First Advisor

Susan Conrad

Date of Publication

Spring 5-19-2014

Document Type


Degree Name

Master of Arts (M.A.) in Teaching English to Speakers of Other Languages


Applied Linguistics




English language -- Rhetoric -- Study and teaching (Higher) -- Foreign speakers, Academic writing -- Study and teaching (Higher) -- Foreign speakers, English language -- Grammar -- Study and teaching (Higher) -- Foreign speakers



Physical Description

1 online resource (ix, 88 pages)


Writing for an academic purpose is not an easy skill to master, whether for a native English speaker (L1) or an English language learner (ELL). In order to better prepare ELL students for success in mainstream content courses at the university level, more must be known about the characteristics of student writing in the local context of an intensive English program. This information can be used to inform ELL writing instructors of which linguistic features to target so that their students produce writing that sounds appropriate for the academic written register.

Two corpora of 30 research essays each were compiled, one of L1 student writing done in various departments at Portland State University, and the other of ELL writing produced in an advanced writing course in Portland State University's Intensive English Language Program. The corpora were compared for the frequencies of 13 linguistic features which had been previously found in significantly different frequencies in L1 and ELL essays (Hinkel, 2002).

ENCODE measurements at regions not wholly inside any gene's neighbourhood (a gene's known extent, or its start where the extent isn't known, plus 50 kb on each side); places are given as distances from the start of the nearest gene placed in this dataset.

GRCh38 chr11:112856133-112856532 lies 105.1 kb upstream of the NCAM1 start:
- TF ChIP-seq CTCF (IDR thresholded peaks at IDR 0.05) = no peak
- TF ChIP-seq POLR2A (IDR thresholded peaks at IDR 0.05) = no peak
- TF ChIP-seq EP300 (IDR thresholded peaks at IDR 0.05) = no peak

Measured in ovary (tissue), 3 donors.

The tokens of each feature in each essay were counted, and the frequency rate was calculated in each case. The results of the Mann-Whitney U test found 6 features with significantly different frequency rates between the two corpora. The following features were more frequent in L1 essays than in ELL essays: modal would, perfect aspect, passive voice, reduced adjective clause, and it-cleft. In addition, the type/token ratio was found be significantly higher in L1 essays than in ELL essays.

An analysis of how each of the significant features was used in the context of ELL and L1 essays revealed the following: Both student groups were still acquiring the appropriate use of modal would; the majority of students in both groups did not utilize it-clefts; the lower type/token ratio in ELL essays meant that these students used a more limited vocabulary than did L1 students; and ELL students were still acquiring the accurate and appropriate uses of perfect aspect, passive voice, and reduced adjective clauses, whereas L1 students used these features grammatically and for the standard uses.

To apply these findings to the ELL writing classroom, instructors should help students raise their awareness of these six features in their own academic writing by leading students in identifying grammatical and ungrammatical uses of these features and providing practice in differentiating between uses which are standard to the register of academic writing and uses which are appropriate only in conversation. Two sample activities are included to illustrate how to implement these recommendations.


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